The “challenge” referred to by the Farmtario article is rooted in the fact more than 90 percent of corn grown in the U.S. is ‘Bt hybrid.’ The same is true of Bt hybrid cotton. Evidence of growing resistance to Bt ‘traits’ has been reported in recent years and recently confirmed, according to an EPA discussion paper regarding proposed changes to regulations now being considered. They include “compliance assurance” from growers and annual reporting.

The EPA says changes are needed to bring the growth of resistant insect pests under control; otherwise, “if resistance continue to proliferate, Bt corn and cotton could be lost to farmers as tools to address pest problems.”

Meanwhile, similar concerns have been raised in Canada, since the first resistance to Bt corn, involving a European corn borer infestation was confirmed in Nova Scotia last year. “This is the first report in the world of the European corn borer (ECB) developing resistance to a genetically engineered trait used to confer insect resistance. It is also the first report in Canada of any insect pest developing resistance to a genetically engineered trait. The development of resistance in other insect pests targeted by Bt (Bacillus thuringiensis) traits in corn has been observed in the U.S., South Africa and Brazil,” the Canadian Biotechnology Action Network (CBAN) reported in June, 2019.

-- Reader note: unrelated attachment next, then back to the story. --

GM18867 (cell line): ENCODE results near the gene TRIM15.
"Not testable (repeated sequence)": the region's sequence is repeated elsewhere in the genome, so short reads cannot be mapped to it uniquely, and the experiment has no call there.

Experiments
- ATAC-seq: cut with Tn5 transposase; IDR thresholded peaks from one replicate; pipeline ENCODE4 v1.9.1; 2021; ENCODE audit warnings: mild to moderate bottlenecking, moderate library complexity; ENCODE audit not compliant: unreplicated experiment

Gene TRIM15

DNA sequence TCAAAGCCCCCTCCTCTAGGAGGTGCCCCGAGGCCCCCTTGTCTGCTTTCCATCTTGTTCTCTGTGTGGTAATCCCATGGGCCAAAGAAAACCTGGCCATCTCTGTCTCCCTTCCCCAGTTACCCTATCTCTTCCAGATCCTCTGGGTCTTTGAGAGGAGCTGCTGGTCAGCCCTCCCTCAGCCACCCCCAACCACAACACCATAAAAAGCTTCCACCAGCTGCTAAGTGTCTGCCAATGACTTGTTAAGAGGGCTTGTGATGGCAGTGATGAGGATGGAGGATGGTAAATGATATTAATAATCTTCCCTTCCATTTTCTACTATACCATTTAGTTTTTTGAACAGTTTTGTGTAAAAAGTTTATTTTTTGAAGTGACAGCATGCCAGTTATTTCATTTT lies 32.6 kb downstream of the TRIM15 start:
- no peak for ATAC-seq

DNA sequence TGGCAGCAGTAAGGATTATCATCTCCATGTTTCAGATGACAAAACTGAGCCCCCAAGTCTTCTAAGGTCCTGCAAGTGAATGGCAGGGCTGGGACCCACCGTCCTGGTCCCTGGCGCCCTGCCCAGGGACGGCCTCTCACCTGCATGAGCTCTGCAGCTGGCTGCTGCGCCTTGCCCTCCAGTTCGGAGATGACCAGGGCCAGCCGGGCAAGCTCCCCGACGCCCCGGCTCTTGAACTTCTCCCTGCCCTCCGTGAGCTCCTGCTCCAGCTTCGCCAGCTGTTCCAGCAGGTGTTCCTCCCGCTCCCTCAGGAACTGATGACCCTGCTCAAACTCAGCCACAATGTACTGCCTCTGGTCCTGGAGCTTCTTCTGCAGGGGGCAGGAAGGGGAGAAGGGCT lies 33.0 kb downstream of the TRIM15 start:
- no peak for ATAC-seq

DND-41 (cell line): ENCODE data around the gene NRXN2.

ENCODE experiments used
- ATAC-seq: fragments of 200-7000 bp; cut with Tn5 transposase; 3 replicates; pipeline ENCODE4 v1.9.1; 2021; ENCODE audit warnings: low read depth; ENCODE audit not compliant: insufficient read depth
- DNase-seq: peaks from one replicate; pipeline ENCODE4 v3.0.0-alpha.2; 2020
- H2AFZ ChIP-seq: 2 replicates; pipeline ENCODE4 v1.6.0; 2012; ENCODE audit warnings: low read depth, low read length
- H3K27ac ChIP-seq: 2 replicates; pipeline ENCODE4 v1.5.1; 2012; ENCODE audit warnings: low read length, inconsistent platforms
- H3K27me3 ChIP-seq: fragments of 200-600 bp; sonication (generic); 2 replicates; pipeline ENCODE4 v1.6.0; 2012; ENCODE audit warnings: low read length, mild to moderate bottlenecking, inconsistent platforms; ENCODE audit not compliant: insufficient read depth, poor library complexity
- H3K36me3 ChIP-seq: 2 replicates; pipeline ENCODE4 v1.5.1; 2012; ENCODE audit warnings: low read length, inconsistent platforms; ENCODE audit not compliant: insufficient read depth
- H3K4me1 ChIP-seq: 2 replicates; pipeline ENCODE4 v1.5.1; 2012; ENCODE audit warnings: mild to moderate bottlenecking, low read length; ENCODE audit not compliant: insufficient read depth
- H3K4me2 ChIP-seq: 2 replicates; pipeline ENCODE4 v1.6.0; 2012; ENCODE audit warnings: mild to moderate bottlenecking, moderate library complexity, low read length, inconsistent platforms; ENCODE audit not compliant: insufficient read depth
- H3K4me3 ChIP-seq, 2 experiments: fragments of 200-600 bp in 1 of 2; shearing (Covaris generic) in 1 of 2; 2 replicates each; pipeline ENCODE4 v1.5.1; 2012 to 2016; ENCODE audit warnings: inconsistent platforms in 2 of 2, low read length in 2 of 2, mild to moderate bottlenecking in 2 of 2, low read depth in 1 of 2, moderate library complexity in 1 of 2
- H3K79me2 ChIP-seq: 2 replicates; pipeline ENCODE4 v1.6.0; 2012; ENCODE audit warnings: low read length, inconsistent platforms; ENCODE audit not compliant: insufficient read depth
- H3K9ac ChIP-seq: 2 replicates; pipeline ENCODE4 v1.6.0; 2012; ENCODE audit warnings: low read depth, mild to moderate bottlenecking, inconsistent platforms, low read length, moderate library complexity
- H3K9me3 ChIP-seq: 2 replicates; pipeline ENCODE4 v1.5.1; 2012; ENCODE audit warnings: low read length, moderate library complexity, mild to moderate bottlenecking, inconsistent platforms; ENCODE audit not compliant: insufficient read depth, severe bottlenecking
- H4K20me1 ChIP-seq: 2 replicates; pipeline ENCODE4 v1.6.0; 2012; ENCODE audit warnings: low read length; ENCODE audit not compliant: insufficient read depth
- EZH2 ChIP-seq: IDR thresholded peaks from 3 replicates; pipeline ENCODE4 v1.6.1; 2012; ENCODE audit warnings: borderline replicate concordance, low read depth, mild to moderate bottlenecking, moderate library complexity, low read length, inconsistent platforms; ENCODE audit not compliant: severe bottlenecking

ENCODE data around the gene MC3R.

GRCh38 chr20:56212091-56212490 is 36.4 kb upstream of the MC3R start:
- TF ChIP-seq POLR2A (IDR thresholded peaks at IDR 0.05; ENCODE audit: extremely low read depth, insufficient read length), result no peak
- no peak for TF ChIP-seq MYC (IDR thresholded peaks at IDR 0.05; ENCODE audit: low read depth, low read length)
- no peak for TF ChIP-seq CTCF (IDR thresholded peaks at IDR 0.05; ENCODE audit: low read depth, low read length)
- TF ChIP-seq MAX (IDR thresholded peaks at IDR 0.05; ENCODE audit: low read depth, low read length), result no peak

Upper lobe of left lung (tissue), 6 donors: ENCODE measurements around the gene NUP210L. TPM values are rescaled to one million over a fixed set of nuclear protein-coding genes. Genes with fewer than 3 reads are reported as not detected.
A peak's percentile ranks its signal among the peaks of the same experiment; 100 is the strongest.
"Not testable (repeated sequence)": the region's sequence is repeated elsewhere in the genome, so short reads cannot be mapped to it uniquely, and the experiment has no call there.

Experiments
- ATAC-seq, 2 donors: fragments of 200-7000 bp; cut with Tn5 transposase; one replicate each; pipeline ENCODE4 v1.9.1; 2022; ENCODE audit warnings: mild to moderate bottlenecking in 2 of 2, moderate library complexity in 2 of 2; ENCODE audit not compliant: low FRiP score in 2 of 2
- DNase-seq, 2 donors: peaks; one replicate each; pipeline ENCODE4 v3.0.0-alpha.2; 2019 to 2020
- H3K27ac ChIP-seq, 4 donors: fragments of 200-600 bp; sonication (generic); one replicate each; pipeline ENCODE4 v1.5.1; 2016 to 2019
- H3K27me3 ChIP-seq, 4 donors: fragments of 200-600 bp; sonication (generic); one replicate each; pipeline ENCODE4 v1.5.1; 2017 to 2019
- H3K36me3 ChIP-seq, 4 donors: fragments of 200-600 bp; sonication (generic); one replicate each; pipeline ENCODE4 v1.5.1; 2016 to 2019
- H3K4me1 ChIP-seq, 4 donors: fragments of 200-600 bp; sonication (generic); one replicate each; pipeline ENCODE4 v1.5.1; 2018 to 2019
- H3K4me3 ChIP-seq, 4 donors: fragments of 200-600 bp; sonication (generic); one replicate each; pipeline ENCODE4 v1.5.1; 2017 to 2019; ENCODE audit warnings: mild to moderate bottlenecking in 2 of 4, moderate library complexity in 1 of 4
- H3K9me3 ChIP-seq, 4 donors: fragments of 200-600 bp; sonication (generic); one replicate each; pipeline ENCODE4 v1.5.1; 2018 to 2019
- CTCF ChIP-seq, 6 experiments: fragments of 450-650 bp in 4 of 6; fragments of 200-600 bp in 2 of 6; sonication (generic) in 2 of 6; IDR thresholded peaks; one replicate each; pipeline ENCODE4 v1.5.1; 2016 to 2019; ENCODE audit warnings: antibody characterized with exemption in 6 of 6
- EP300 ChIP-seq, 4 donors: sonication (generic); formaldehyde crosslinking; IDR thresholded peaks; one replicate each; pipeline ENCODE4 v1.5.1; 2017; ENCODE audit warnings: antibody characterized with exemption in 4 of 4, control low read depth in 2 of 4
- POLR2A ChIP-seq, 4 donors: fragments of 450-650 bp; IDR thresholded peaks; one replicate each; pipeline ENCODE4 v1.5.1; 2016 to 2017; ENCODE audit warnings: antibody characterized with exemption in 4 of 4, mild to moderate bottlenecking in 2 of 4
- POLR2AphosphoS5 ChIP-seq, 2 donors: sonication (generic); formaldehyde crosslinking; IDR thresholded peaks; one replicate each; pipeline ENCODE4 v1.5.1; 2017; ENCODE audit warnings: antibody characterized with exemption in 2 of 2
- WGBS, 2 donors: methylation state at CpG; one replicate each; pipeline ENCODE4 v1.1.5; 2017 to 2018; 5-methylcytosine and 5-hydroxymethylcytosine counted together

“This is an important reminder that nature can adapt to and overcome genetically engineered traits,” said CBAN’s Lucy Sharratt.

That’s putting it mildly. Say what you want about the ethics of modern genetic engineering, or modification, but from my point of view, the real tragedy here is the loss of Bt as a bona fide, organic control of the damage European corn borer, corn earworm and corn rootworm can cause.